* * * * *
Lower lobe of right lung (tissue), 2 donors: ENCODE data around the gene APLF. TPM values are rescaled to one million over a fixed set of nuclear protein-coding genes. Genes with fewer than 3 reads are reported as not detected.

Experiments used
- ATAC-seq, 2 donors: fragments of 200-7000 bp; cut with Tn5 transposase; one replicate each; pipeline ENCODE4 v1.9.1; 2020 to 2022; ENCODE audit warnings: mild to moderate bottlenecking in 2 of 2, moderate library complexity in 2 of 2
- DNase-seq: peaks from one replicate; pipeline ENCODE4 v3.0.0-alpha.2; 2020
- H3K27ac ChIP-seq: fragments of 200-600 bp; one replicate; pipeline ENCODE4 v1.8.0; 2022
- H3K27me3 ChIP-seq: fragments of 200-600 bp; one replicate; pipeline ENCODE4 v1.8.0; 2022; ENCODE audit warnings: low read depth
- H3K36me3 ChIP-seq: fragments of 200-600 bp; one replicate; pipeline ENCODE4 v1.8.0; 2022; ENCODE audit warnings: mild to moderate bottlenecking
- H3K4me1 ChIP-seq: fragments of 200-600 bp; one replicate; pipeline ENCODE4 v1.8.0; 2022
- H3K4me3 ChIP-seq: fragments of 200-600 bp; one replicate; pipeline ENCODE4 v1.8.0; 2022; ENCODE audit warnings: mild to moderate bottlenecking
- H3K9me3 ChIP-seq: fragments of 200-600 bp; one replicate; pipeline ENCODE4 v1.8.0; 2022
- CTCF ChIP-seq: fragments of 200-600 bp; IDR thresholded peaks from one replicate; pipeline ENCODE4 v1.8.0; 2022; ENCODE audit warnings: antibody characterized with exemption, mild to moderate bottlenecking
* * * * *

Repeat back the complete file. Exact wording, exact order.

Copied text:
Lower lobe of right lung (tissue), 2 donors: ENCODE data around the gene APLF. TPM values are rescaled to one million over a fixed set of nuclear protein-coding genes. Genes with fewer than 3 reads are reported as not detected.

Experiments used
- ATAC-seq, 2 donors: fragments of 200-7000 bp; cut with Tn5 transposase; one replicate each; pipeline ENCODE4 v1.9.1; 2020 to 2022; ENCODE audit warnings: mild to moderate bottlenecking in 2 of 2, moderate library complexity in 2 of 2
- DNase-seq: peaks from one replicate; pipeline ENCODE4 v3.0.0-alpha.2; 2020
- H3K27ac ChIP-seq: fragments of 200-600 bp; one replicate; pipeline ENCODE4 v1.8.0; 2022
- H3K27me3 ChIP-seq: fragments of 200-600 bp; one replicate; pipeline ENCODE4 v1.8.0; 2022; ENCODE audit warnings: low read depth
- H3K36me3 ChIP-seq: fragments of 200-600 bp; one replicate; pipeline ENCODE4 v1.8.0; 2022; ENCODE audit warnings: mild to moderate bottlenecking
- H3K4me1 ChIP-seq: fragments of 200-600 bp; one replicate; pipeline ENCODE4 v1.8.0; 2022
- H3K4me3 ChIP-seq: fragments of 200-600 bp; one replicate; pipeline ENCODE4 v1.8.0; 2022; ENCODE audit warnings: mild to moderate bottlenecking
- H3K9me3 ChIP-seq: fragments of 200-600 bp; one replicate; pipeline ENCODE4 v1.8.0; 2022
- CTCF ChIP-seq: fragments of 200-600 bp; IDR thresholded peaks from one replicate; pipeline ENCODE4 v1.8.0; 2022; ENCODE audit warnings: antibody characterized with exemption, mild to moderate bottlenecking